This raises questions such as: What kind of punitive and/or therapeutic measures do juvenile justice systems apply to young offenders who use or abuse addictive substances? Are juvenile justice systems equipped with specific resources for managing and reintegrating these minors? What kind of resources, tools and techniques are used?

 

II. Juvenile justice and health systems: A necessary multidisciplinary and integrative collaboration.

  • Mental disorders, drugs misuse and juvenile justice: ethical aspects and good practices.

    Objective: To encourage and coordinate communication between sectors.

    A paradoxical situation can arise for young offenders who suffer from a mental disorder or some kind of addiction to toxic substances: the juvenile justice system considers them responsible, and the health system recognizes them as the victims of their own mental disorder.

    This dual circumstance can create certain ethical questions, such as: What might be the impact of the duty of professional secrecy in the relationship between the two systems? How can coordination be encouraged so as to ensure that the minor’s best interests are protected? How can restorative mediation measures, between the young offender and the victim, be set in motion?

  • The relationship between juvenile justice systems and health services: the need to encourage specialized resources.

    Objective: Development of common intervention tools.

    An individualized response to minors and young offenders suffering from some kind of mental disorder or addiction to toxic substances requires necessary coordination between all the agents and organizations involved, mainly those connected to the public-health or therapeutic services, and those belonging to the juvenile justice system.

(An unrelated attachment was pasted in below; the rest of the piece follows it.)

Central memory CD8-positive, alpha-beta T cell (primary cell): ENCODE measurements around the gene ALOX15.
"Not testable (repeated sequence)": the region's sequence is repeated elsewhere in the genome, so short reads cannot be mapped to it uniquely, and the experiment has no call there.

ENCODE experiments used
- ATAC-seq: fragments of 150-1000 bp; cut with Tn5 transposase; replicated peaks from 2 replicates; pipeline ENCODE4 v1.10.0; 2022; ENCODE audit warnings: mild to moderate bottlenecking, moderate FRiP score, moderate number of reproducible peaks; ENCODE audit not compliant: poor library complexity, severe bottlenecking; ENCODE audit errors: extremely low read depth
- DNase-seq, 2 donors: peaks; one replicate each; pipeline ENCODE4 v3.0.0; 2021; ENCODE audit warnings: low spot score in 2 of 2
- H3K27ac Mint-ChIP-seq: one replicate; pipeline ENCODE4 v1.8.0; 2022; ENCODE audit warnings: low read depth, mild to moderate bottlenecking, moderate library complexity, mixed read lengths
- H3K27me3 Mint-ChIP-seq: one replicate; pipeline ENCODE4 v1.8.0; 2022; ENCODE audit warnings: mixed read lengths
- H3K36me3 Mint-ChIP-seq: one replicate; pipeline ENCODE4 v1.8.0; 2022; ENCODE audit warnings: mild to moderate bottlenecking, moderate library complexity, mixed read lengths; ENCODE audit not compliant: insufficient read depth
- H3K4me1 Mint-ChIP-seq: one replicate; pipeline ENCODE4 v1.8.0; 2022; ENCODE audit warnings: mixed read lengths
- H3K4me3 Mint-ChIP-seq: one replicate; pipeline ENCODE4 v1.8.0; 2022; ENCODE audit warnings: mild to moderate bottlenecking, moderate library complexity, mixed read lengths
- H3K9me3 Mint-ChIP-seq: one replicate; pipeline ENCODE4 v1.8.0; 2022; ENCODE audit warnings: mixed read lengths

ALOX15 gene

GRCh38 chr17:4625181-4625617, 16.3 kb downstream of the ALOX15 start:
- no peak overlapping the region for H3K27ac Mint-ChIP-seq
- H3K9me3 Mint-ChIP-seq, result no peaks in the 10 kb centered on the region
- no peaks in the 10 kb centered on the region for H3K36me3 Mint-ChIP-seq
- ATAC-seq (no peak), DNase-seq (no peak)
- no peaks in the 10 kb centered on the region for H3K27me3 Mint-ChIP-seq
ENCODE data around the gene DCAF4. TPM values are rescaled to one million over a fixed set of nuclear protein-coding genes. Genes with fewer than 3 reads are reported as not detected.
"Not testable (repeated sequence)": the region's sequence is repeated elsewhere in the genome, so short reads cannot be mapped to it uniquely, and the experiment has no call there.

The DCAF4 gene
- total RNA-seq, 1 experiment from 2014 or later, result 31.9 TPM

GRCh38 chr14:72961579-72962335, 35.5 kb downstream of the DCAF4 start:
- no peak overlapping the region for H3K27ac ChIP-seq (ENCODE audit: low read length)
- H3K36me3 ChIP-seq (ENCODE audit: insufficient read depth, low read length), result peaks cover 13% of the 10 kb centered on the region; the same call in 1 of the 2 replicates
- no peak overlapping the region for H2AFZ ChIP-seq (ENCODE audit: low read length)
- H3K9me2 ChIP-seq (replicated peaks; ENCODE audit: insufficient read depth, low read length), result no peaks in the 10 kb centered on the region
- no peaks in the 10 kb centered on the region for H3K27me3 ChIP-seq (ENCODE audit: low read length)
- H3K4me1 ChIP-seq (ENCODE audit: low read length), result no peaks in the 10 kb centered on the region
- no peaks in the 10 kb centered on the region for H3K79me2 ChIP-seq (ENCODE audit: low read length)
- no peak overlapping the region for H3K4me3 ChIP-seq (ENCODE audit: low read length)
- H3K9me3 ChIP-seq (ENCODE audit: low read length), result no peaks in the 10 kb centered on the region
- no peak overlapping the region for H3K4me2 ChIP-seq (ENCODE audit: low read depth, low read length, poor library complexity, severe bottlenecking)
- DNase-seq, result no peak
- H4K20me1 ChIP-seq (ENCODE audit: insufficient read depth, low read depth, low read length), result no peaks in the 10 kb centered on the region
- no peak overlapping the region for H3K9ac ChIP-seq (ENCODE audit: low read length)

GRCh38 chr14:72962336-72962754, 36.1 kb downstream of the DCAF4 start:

In this sense, it is worth asking: What level of cooperation exists between juvenile-justice and healthcare professionals in the treatment of these minors? In what way are specific and adapted resources promoted for this purpose? How should an appropriate partnership between the services be considered? How can specialized intervention and the professionalization of these resources be guaranteed?

  • Encouraging policies and regulation: interface between systems.

    Objective: To promote and establish common links between the systems.

    Heeding the international rules and guidelines on the subject of juvenile justice, it is essential to promote and develop policies and programmes designed to strengthen the specialized coordination of all the professionals who work with minors and young offenders on a daily basis.

    Due to its special characteristics and circumstances, this coordination has to be specially reinforced in cases of intervention with young offenders who have mental-health or drug-addiction problems. It is necessary to provide a common structure to health and juvenile-justice professionals, which allows them to get to know and understand the particular problems (health, psychological, personality, social, cultural, socio-economic, etc.) of these young people, and the most efficient way of dealing with their situation and contributing towards their social reintegration.

Logo DaphneWith financial support from the EU's DAPHNE III Programme

The European Comparative Analysis and Transfer of Knowledge on Mental Health Resources for Young Offenders (MHYO)

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  • International Juvenile Justice Observatory (IJJO). Belgian Public Utility Foundation

    All rights reserved

  • Head Office: Rue Mercelis, nº 50. 1050. Brussels. Belgium

    Phone: 00 32 262 988 90. Fax: 00 32 262 988 99. oijj@oijj.org